You can look at this two ways. You can say it is unfair, or you can appreciate the confidence the public has in you. Regardless, there is truth in the words of the late Eldon Mueller, “The man who angers you conquers you.”

The police professional can expect to be verbally and physically assaulted in every manner imaginable. Officers need to prepare themselves to act out of necessity rather than anger. This can be done through physical skill training and mental conditioning. To overreact would not only jeopardize a police professional’s career, but there is a fine line between criminal battery and justifiable use of force. Officers can’t allow suspects to goad them into crossing that line.

In March 2010, Sgt. Scott Krause was convicted of punching a handcuffed prisoner repeatedly for kicking the window of the squad car and demanding to be taken to the bathroom. Krause lost his job and was sentenced to 18 months in prison. This man angered Sergeant Krause and sadly, conquered him.

Police officers are not tempted as often as rock stars, but when and if poor decisions are made, officers can ruin their marriages, careers, and lives for a few moments of pleasure. To paraphrase a wise officer has poster, referring in so many words to lust, “The badge will get ‘it,’ but then ‘it’ will get your badge.”

There are some extreme examples where officers in the past have entered law enforcement already possessing dark criminal desires. Former Officer Marcus Huffman in August of 2010 was sentenced to 40 years in prison after he was convicted of sexually assaulting a female in a police department substation. He had picked her up after he stopped to assist her because she was extremely intoxicated and on foot.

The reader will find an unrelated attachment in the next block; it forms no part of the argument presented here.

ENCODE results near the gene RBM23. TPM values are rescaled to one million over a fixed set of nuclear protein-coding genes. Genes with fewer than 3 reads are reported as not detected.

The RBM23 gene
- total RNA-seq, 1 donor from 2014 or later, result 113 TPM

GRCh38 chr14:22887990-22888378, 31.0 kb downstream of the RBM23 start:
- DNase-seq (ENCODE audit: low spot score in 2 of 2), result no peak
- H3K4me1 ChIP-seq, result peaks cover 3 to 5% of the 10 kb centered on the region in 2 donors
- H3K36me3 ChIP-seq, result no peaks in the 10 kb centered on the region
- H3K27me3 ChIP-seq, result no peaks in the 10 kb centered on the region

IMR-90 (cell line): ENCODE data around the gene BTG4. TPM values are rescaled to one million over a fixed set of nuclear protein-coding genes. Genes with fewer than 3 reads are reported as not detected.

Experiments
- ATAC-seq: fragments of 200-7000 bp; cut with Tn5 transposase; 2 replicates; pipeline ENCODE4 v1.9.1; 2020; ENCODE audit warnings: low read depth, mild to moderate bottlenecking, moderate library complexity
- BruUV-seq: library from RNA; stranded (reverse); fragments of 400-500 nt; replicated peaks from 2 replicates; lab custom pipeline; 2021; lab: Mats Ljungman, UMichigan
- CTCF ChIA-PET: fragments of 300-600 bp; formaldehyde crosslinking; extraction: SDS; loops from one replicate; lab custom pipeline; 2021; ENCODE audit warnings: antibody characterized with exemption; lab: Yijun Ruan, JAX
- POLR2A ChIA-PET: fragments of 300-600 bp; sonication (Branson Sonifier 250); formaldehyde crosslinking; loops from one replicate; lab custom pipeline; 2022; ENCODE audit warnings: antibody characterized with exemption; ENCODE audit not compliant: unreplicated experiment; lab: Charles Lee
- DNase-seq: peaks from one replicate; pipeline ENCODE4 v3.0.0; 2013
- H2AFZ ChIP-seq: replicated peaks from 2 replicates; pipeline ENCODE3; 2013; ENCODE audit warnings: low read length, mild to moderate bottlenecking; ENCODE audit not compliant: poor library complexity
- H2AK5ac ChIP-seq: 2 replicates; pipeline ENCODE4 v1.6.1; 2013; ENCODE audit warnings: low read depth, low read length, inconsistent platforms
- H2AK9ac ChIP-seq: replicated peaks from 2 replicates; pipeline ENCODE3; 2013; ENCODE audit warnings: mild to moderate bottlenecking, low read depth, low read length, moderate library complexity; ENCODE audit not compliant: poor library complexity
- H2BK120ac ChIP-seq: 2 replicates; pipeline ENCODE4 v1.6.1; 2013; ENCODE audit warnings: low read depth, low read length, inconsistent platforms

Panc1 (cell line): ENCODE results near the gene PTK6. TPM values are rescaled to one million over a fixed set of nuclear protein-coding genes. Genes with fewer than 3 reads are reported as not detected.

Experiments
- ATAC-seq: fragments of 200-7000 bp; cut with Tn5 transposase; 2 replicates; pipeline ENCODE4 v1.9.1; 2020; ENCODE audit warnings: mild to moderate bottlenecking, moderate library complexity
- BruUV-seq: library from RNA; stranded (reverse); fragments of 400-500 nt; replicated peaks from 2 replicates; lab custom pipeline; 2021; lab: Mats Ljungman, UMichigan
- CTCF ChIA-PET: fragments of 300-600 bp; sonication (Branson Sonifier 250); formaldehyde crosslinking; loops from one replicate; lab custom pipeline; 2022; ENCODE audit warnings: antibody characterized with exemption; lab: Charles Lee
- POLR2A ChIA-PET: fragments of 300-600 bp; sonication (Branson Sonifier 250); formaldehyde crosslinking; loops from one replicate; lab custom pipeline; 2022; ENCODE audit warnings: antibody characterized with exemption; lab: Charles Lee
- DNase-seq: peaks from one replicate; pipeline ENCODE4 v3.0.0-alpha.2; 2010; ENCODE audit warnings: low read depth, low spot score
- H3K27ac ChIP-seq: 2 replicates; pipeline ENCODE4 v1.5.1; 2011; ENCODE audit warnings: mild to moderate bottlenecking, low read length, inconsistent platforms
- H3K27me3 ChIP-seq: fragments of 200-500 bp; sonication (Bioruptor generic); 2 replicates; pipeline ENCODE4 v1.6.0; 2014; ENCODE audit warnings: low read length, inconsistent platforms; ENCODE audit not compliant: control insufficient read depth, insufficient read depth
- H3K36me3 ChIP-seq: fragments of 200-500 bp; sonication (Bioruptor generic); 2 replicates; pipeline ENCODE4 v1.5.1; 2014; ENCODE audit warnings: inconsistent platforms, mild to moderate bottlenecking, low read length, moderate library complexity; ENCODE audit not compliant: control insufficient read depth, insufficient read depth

Throughout a career an officer will be entrusted with countless millions worth of merchandise, cash and every material temptation imaginable, during investigations, vehicle contacts and open doors. To their credit most officers never violate the trust placed on them by their communities. There are those that have violated that trust.

For example, in April 2010 Officer Ronald Jackson was sentenced to 18 months in prison for Theft. He stopped a female carrying a large quantity of brand new high tech equipment stolen from Best Buy. The female was arrested on an outstanding warrant. Jackson and his back-up, Officer Christian Brezil split the stolen merchandize and there was no mention of it in their report.

Jackson’s career is over and the former police officer is facing a prison term.

Peer Pressure
The good news is most officers are honorable and courageous police officers, who share their sense of righteousness. However, what if you had witnessed the actions of Krause, Jackson, Brezil, and Huffman? What if these officers were your friends? What if they reminded you of the bond you share and asked you to remain silent?

Would you be prepared to take action which would lead to their firing and criminal prosecution, or succumb to peer pressure? No matter how heinous the crime, it is not an easy arrest to make when the suspect wears the same uniform as you do.

The Path of Honor
Retired Detective Frank Serpico of the New York Police Department once said, “Police work is an honorable career, if you do it honor.”

The path of honor is not always the easy path to follow — there will be many opportunities in a career to take a detour from this path. If you ever find yourself tempted to leave this path, remember the smiling faces of your family in the worn picture on the visor of your squad. Act as if they are watching you and strive to make them proud.

A police officer seeking to hold true to their principals and high values must remember, when tempted to succumb to anger, lust, greed, or peer pressure that they can sell their honor for a penny. Once it is lost, however, it can’t be bought back for a billion dollars.